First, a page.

A short interview with London reggae band Reggae Regular from Telford’s Guttersnipe ‘zine, number 2, 1978. In 1977, when the two sevens clashed, Reggae Regular were the first people to have a record out on the game changing Greensleeves label.
The miners strike goes dancehall with Macka B on the BBC2 show Ebony,1984.
Luton zine Impulse, number 7, 1979, writes after aggro at a Scritti Polliti RAR gig in Hitchen and the NME (what a surprise) blew the whole thing up.
Gareth Dent (Stevenage R.A.R) Looks At Skinheads…..
Trouble one happened when five or six pissed skins became involved in scuffles with members of Stevenage RAR and Scritti. A few cuts and a fair few bruises were dished out & £15 worth of damage done to the PA.
Trouble double happened after the gig – Scritti had just left the college when they were involved in a head on car-crash. Two people were treated in hospital and several thousand pounds worth of damage done – Scritti’s van was written off. It’s plain as day to me which event was the nastiest – yet nasty doesn’t equal newsworthy – the press went to town on the skins no mention of the crash.
The local press talked of rioting/rampaging skins swarming onto the stage & NME (in typical big words) spoke of how the skins “… commenced widespread trashing maneuvers around all and sundry…”
A point I tried to get over in a letter to the local paper the following week, was that only a few of the skins at the gig caused any aggro. As far as I’m concerned talking about skinheads as if they were all the same is as stupid as talking about racial minorities as if they are all the same.
Having said this, I don’t know what will stop aggro at gigs. All I know is alot of skins turned up at our last gig and didn’t cause any trouble.
Some of the Stevenage skins are in a band, The Royal Family, and they will be doing a gig for us.
One of my favourite bands of the last few years, and easily the best for sheer exuberance, is Yee Loi. The band’s name means ‘two girls’ in Chinese and the Liverpool duo bring their Ramonesy best to some great punk songs.
Their videos certainly brought some cheer all through lockdown. They’ve now got an album out, No One Eats For Free’, which you can order here: 1 2 3 4!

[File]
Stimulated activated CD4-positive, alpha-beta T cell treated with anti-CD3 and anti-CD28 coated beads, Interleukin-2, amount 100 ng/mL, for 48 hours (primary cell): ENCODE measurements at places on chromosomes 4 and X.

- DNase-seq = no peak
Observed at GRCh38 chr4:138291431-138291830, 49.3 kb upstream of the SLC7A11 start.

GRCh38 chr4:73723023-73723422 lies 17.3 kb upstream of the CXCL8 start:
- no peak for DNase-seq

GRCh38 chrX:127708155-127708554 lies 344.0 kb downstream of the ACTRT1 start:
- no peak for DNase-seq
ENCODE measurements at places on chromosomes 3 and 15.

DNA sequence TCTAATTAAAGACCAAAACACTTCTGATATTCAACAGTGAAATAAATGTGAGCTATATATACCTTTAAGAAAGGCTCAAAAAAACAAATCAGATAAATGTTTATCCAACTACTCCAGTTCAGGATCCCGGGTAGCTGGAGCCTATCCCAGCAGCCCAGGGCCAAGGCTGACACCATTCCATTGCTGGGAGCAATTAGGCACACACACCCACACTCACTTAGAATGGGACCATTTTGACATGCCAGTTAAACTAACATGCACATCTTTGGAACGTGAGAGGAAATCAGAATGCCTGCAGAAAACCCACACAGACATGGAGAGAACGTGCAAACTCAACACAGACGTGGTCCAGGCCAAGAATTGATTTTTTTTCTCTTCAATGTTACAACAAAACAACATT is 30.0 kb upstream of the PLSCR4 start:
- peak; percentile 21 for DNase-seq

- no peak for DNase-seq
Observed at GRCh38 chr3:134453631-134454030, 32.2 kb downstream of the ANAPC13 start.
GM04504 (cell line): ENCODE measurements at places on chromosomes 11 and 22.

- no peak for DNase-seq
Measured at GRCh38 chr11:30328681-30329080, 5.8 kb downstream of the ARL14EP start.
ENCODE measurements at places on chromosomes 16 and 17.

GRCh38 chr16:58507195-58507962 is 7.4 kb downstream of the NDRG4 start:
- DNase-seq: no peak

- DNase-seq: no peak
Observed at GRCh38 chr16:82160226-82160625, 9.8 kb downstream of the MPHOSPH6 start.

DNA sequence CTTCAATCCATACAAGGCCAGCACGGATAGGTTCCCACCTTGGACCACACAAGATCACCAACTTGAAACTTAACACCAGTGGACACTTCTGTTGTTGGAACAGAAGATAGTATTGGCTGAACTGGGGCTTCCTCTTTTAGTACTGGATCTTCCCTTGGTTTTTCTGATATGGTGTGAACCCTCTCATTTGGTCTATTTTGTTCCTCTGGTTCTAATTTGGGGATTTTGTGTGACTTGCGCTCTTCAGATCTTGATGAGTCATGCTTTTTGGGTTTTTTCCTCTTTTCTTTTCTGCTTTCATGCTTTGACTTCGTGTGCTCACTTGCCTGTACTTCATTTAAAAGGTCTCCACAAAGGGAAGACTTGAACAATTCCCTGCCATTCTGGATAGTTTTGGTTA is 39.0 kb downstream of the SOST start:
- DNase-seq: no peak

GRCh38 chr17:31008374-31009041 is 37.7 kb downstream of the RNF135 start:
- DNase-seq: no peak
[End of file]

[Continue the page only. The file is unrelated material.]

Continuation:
Film about black youth in Brixton and Ladbroke Grove made by Menelik Shabazz in 1977. He was born in St. John, Barbados in 1954, and lived in the UK since the age of five. From an early age Menelik watched mobile cinema in his village in Barbados, but didn’t think about making films until aged 18. This was when he was introduced to the first portable video technology whilst studying at North London College. This revolutionary technology, the Sony portapak, demystified filmmaking and made the filmmaking process accessible. This is his first film, made when he was 21.
Snuff brought mod harmonies to punk swagger and were one of the best live bands of the time. I was lucky enough to have gigged with them quite a bit. This is their first Peel session, broadcast on 30 January, 1989.
Junior Murvin’s single reviewed in the NME, 12 April, 1980, and they’ve managed to find the one person in the world who doesn’t like it. Surprise, surprise; it’s Julie Burchill.
Junior Murvin: Police And Thieves (Island)
A sentimental world away from the Clash Battle Hymn of the People’s Republic cover; lovers rock practically, Joni-voiced Junior sounding like he should be singing “(I Check For) Police And Thieves”. I’m biased because I grew to loathe reggae via sitting through years of it waiting for punk bands to take the stage. They made a fuss about the violence – the endless reggae was much worse. If this version moved any slower it would get hauled in on suspicion.
Poem by Shmerke Kaczerginski recited and sung by Yelena Shmulenson. Shmerke was a poet and member of the United Partisan Organisation. April 19th marks the anniversary of the Warsaw Ghetto uprising in 1943.
Reggae session, 1986, in New York City with Badoo, Shinehead, Ranking Joe, Echo Minott, Dillinger, and Earl 16, and more ‘pon the mic.
ZigZag, No. 82, March/April ’78 had a luridly headlined cover that led to a kick arse editorial from Caroline Coon.
Now The Girls Have Hot Their Hard-Ons The Men Had Better…
(Read This – Or Start Hoarding Pin-Ups)
She’s really something else. Whether her her black leather jacket is unzipped or her nipples stick up through a grubby t-shirt, she’s got the dynamic looks other women want to copy and men drool over. Who am I on about? Gaye Advert pf course. But for arguments sake it could just as well be Debbie Harry, Patti Smith, Tina Weymouth, Joan Jett, Pat Paladin, Judy Nylon, Pamela Popo or Viv Albertine – the list is long.
These women have more than their sex and rock’n’roll in common. They’re working in a profession thick with chauvinists. Well, if it’s not old school M.C.P’s then it’s a new breed of men trying to be enlightened – and they’re just as difficult to deal with.
Gaye, you might have noticed, is on the cover this month, Big deal, you might think. So she should be. She’s sexier than Glen Matlock and a better bass player than Sid Vicious. But the liberally-minded ZigZag males are caught in an ambivalent tizzy. They couldn’t just publish and be damned for fear of being branded reactionary chauvinists. And yet, because Gaye is so eye-catching and therefore much more likely than T.V. Smith to increase the sales of this moth’s magazine, they can’t pass up the opportunity to exploit her beautiful face. Billy Idol never causes such problems.